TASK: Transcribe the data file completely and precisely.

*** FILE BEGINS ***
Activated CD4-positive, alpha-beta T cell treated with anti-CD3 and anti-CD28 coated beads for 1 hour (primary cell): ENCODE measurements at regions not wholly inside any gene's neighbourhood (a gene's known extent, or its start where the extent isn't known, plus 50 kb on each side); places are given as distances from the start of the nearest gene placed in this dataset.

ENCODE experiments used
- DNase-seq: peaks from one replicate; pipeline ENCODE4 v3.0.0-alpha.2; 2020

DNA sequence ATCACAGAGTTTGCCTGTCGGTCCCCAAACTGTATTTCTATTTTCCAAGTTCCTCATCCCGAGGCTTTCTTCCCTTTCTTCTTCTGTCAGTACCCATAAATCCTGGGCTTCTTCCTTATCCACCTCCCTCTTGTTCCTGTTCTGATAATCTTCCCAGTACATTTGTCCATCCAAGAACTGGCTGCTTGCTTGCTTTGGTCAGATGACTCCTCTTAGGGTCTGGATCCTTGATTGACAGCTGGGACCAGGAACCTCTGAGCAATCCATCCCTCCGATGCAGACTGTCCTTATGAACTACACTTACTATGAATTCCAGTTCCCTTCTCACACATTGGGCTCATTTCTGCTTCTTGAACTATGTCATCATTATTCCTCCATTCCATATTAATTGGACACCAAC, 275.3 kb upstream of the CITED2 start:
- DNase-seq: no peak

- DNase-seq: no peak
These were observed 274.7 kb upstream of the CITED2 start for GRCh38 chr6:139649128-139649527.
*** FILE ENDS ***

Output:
Activated CD4-positive, alpha-beta T cell treated with anti-CD3 and anti-CD28 coated beads for 1 hour (primary cell): ENCODE measurements at regions not wholly inside any gene's neighbourhood (a gene's known extent, or its start where the extent isn't known, plus 50 kb on each side); places are given as distances from the start of the nearest gene placed in this dataset.

ENCODE experiments used
- DNase-seq: peaks from one replicate; pipeline ENCODE4 v3.0.0-alpha.2; 2020

DNA sequence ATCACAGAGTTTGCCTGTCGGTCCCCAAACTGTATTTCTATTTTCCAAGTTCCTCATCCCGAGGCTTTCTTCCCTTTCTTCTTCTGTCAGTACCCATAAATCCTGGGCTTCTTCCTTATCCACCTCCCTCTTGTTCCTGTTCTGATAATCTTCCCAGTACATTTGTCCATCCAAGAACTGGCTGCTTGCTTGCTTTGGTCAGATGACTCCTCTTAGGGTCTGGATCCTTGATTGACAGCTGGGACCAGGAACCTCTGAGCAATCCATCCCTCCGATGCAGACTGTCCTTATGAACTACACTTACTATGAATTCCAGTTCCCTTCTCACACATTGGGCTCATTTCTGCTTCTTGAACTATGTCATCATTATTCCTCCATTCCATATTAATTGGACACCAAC, 275.3 kb upstream of the CITED2 start:
- DNase-seq: no peak

- DNase-seq: no peak
These were observed 274.7 kb upstream of the CITED2 start for GRCh38 chr6:139649128-139649527.